Barring the few mega projects that is the only redeeming feature of the KP budget for 2016-17 — the standardisation and improvement of all higher and secondary schools, provision of staff and equipment to all hospitals at the district and tehsil headquarters, Swat Expressway, rehabilitation of 50,000 acres of barren land and Gomal Zam command area scheme irrigating 192,000 acres of land and integrated tourism development schemes — thanks to Imran Khan’s perseverance and persuasion to make a difference this time, the development in KP has largely been lopsided, Nowshera being the top beneficiary of the CM’s largesse.
But even this seems doubtful to accomplish if one looks at the receivables. KP over-pitched its budget for 2015-16, by over Rs50bn, forcing it to cut down its ADP and revise it downwards from Rs174bn to Rs118bn. The story isn’t different this time too.
A quick look: net hydel profits for 2015-16 were projected at Rs17bn but revised estimates for the year put the figure at Rs 9bn. The projected figure for 2016-17 has been shown at Rs18bn. Provincial own receipts (tax) for 2015-16 were projected at Rs22.5bn, revised estimate was Rs14.3bn, and projected figure for 2016-17 puts the figure at 18.171bn. Provincial own receipts (non-tax): Projected figure for 2015-16 was Rs31.8bn and revised estimate (the sum collected) Rs11.16bn. The projected figure for 2016-17 puts the figure at Rs31.33bn.
The list is long. Even in forestry, where the government expected to raise Rs7.8bn during the previous financial year but was able to raise a mere Rs500 million, it has again estimated to raise Rs6bn in 2016-17. Under the head of miscellaneous receipts, including housing, the government expected to raise Rs14.3bn, but actually made Rs0.683bn. Still in the budget for 2016-17, the amount has been jacked up to Rs13.08bn.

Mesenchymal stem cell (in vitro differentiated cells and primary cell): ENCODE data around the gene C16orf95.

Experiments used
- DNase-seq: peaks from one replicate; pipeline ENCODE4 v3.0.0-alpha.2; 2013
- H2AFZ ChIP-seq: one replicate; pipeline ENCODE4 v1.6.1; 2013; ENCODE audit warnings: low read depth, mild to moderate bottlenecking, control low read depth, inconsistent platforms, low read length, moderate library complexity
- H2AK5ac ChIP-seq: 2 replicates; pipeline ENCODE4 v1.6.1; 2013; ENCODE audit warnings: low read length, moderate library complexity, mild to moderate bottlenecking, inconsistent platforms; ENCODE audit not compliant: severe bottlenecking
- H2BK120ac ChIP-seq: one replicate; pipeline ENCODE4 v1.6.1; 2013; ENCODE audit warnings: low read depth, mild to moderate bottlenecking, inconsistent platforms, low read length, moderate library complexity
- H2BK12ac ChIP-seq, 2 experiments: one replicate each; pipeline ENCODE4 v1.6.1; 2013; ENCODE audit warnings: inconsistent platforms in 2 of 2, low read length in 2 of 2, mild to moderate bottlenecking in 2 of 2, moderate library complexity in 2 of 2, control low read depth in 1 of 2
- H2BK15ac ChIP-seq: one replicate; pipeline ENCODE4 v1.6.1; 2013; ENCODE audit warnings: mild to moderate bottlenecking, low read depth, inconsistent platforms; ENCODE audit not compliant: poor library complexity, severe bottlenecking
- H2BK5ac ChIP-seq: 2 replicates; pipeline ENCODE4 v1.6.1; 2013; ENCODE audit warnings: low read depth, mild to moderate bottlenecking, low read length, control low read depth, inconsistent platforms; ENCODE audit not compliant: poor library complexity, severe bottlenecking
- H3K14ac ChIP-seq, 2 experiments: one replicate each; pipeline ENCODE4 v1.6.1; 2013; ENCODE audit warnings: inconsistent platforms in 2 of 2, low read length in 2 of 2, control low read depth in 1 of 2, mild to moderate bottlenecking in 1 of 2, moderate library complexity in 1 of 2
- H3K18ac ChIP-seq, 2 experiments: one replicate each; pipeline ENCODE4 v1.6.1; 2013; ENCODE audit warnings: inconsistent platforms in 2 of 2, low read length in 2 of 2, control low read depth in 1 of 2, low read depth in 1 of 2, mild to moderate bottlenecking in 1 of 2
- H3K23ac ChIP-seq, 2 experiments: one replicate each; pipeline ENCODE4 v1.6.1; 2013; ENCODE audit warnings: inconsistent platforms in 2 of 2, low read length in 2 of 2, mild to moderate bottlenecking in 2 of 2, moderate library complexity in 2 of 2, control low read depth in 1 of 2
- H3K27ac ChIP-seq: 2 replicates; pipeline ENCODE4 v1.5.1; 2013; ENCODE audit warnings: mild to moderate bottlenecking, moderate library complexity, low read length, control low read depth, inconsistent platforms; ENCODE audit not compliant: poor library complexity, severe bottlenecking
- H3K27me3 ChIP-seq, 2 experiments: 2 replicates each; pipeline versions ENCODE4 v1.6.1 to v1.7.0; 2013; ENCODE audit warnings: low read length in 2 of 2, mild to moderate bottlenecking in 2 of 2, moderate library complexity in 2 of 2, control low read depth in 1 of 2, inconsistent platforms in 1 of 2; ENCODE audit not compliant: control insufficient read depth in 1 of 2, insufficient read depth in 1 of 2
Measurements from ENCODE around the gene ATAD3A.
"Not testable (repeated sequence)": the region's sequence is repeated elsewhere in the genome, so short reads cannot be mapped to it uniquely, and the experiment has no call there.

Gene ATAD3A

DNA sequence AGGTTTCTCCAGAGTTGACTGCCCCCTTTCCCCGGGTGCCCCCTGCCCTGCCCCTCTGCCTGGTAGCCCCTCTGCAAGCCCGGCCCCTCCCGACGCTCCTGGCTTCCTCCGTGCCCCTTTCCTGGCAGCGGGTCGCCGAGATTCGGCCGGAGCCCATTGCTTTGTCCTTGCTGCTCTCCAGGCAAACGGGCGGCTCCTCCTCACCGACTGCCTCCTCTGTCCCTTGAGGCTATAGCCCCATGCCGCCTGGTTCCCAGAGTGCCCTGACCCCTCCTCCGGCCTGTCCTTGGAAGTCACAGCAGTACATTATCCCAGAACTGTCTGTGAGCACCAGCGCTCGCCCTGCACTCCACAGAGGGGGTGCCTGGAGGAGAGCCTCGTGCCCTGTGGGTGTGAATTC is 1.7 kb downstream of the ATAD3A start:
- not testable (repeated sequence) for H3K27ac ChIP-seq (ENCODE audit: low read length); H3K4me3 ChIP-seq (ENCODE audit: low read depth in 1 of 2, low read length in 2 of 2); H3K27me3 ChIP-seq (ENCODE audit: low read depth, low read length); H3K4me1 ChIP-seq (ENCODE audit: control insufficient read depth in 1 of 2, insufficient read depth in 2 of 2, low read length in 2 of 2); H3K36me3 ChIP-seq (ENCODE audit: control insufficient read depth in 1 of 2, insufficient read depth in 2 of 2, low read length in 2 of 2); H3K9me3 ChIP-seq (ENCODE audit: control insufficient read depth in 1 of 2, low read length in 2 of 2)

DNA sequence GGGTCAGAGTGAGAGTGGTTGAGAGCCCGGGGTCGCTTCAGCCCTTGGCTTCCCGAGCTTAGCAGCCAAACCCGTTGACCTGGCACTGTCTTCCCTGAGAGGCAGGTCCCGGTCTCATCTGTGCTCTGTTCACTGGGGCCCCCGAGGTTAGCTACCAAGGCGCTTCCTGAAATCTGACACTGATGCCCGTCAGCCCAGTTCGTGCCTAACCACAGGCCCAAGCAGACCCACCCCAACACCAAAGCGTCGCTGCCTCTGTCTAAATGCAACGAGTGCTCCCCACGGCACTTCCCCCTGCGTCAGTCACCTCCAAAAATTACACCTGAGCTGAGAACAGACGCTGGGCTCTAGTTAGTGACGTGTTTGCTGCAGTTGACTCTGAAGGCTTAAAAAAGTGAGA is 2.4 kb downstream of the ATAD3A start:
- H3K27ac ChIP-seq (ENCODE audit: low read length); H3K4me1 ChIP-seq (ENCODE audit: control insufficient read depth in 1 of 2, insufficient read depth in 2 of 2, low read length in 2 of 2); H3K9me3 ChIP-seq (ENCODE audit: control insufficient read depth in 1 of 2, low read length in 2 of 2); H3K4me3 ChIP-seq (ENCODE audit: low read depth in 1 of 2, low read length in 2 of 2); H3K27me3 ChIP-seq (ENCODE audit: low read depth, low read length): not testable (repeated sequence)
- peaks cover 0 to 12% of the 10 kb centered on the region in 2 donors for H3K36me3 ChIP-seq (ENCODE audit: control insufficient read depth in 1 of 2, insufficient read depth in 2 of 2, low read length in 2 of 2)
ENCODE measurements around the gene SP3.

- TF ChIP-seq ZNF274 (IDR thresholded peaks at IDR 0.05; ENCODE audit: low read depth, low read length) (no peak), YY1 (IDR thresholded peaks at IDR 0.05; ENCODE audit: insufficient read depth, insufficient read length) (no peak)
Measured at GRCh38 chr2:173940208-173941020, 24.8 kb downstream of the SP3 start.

But this isn’t it. The most ridiculously funny addition is the “Recoveries of Investment of Hydel Development Fund” in the revenue budget for 2016-17, projected at Rs15bn whereas the total HDF recoveries in terms of investment on hydel generation projects, according to the budget document, stand at Rs2.2bn and not Rs15bn.
The total HDF is Rs23.184bn and, as per the law, the government cannot spend the HDF on anything else but the development of hydel generation. This legal glitch prevented Mr Khattak from spending Rs15bn, he has so eagerly earmarked in the current budget, still the budget for 2016-17 shows the amount has been spent, leaving behind Rs10.44 billion in the HDF kitty.
Juxtaposed against the revised and overly ambitious estimates for 2015-16, there is an overall shortfall of Rs44.635bn. This means if Khattak has its way with the spending spree, KP may brace for another cut on its ADP for 2016-17. Not a pretty picture for the chief minister and the PTI, which has been hoping to project KP as a model province to be able to win the next general elections.
The problem is that Imran Khan is stuck with Pervez Khattak and the chief minister is stuck with the PTI chairman — between politics of hand pumps, street and sewer versus the real change that KP has been waiting for three years now.
Published in Dawn, June 17th, 2016